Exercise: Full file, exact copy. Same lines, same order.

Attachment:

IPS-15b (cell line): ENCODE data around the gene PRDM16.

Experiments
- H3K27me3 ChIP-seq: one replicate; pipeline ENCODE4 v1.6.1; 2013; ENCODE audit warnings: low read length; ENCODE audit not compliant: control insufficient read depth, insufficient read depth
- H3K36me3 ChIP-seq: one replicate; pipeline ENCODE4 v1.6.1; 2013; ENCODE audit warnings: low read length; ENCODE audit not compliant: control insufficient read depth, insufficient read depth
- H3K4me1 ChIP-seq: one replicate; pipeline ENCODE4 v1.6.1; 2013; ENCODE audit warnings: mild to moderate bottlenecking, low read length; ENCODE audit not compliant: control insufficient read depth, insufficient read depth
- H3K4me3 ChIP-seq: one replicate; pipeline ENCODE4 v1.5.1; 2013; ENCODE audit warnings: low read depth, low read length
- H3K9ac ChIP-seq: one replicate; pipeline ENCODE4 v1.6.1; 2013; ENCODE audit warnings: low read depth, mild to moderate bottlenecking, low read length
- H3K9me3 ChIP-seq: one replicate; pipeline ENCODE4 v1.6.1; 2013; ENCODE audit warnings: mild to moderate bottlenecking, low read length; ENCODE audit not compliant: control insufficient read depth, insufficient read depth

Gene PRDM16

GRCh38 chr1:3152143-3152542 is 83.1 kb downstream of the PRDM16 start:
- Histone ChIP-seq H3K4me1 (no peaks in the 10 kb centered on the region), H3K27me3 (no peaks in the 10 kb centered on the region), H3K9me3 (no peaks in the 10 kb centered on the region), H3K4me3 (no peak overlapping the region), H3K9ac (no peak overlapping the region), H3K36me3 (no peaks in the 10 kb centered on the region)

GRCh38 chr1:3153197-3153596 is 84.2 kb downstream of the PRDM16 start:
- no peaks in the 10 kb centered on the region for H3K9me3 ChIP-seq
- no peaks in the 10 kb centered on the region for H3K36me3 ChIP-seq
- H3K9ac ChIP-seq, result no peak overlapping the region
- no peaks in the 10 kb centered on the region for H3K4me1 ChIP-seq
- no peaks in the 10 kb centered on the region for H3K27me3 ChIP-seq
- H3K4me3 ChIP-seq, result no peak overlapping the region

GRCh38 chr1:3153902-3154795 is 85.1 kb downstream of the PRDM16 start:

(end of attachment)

IPS-15b (cell line): ENCODE data around the gene PRDM16.

Experiments
- H3K27me3 ChIP-seq: one replicate; pipeline ENCODE4 v1.6.1; 2013; ENCODE audit warnings: low read length; ENCODE audit not compliant: control insufficient read depth, insufficient read depth
- H3K36me3 ChIP-seq: one replicate; pipeline ENCODE4 v1.6.1; 2013; ENCODE audit warnings: low read length; ENCODE audit not compliant: control insufficient read depth, insufficient read depth
- H3K4me1 ChIP-seq: one replicate; pipeline ENCODE4 v1.6.1; 2013; ENCODE audit warnings: mild to moderate bottlenecking, low read length; ENCODE audit not compliant: control insufficient read depth, insufficient read depth
- H3K4me3 ChIP-seq: one replicate; pipeline ENCODE4 v1.5.1; 2013; ENCODE audit warnings: low read depth, low read length
- H3K9ac ChIP-seq: one replicate; pipeline ENCODE4 v1.6.1; 2013; ENCODE audit warnings: low read depth, mild to moderate bottlenecking, low read length
- H3K9me3 ChIP-seq: one replicate; pipeline ENCODE4 v1.6.1; 2013; ENCODE audit warnings: mild to moderate bottlenecking, low read length; ENCODE audit not compliant: control insufficient read depth, insufficient read depth

Gene PRDM16

GRCh38 chr1:3152143-3152542 is 83.1 kb downstream of the PRDM16 start:
- Histone ChIP-seq H3K4me1 (no peaks in the 10 kb centered on the region), H3K27me3 (no peaks in the 10 kb centered on the region), H3K9me3 (no peaks in the 10 kb centered on the region), H3K4me3 (no peak overlapping the region), H3K9ac (no peak overlapping the region), H3K36me3 (no peaks in the 10 kb centered on the region)

GRCh38 chr1:3153197-3153596 is 84.2 kb downstream of the PRDM16 start:
- no peaks in the 10 kb centered on the region for H3K9me3 ChIP-seq
- no peaks in the 10 kb centered on the region for H3K36me3 ChIP-seq
- H3K9ac ChIP-seq, result no peak overlapping the region
- no peaks in the 10 kb centered on the region for H3K4me1 ChIP-seq
- no peaks in the 10 kb centered on the region for H3K27me3 ChIP-seq
- H3K4me3 ChIP-seq, result no peak overlapping the region

GRCh38 chr1:3153902-3154795 is 85.1 kb downstream of the PRDM16 start: